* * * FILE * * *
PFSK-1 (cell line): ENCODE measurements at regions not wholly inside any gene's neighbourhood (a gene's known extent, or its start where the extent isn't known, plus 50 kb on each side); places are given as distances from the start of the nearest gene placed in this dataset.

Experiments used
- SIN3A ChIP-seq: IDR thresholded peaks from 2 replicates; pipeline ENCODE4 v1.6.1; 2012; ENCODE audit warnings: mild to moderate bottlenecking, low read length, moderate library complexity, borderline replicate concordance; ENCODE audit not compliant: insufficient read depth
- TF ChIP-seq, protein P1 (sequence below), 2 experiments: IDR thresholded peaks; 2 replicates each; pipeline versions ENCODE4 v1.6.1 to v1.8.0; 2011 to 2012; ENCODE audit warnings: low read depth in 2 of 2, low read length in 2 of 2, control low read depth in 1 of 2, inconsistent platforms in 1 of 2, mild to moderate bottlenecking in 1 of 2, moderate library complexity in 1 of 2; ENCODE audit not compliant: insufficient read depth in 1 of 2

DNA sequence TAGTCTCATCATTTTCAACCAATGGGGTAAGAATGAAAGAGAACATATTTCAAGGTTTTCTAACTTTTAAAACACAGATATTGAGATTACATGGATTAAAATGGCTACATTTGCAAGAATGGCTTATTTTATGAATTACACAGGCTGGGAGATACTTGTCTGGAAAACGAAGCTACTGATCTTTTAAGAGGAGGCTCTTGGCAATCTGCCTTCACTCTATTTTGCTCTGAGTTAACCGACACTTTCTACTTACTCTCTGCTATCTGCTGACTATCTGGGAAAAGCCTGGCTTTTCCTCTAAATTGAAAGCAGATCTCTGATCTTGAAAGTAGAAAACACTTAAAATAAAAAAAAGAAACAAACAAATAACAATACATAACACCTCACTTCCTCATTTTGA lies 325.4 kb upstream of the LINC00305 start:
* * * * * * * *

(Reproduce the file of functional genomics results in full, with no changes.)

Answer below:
PFSK-1 (cell line): ENCODE measurements at regions not wholly inside any gene's neighbourhood (a gene's known extent, or its start where the extent isn't known, plus 50 kb on each side); places are given as distances from the start of the nearest gene placed in this dataset.

Experiments used
- SIN3A ChIP-seq: IDR thresholded peaks from 2 replicates; pipeline ENCODE4 v1.6.1; 2012; ENCODE audit warnings: mild to moderate bottlenecking, low read length, moderate library complexity, borderline replicate concordance; ENCODE audit not compliant: insufficient read depth
- TF ChIP-seq, protein P1 (sequence below), 2 experiments: IDR thresholded peaks; 2 replicates each; pipeline versions ENCODE4 v1.6.1 to v1.8.0; 2011 to 2012; ENCODE audit warnings: low read depth in 2 of 2, low read length in 2 of 2, control low read depth in 1 of 2, inconsistent platforms in 1 of 2, mild to moderate bottlenecking in 1 of 2, moderate library complexity in 1 of 2; ENCODE audit not compliant: insufficient read depth in 1 of 2

DNA sequence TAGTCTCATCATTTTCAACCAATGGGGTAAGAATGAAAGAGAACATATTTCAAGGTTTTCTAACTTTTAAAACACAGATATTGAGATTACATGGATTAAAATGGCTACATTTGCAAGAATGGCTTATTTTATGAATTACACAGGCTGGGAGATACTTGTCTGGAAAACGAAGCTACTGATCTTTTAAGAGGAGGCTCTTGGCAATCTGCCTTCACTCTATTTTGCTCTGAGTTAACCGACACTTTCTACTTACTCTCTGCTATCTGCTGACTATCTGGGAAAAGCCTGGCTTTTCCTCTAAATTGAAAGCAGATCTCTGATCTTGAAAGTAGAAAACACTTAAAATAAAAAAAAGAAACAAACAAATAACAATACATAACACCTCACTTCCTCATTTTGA lies 325.4 kb upstream of the LINC00305 start: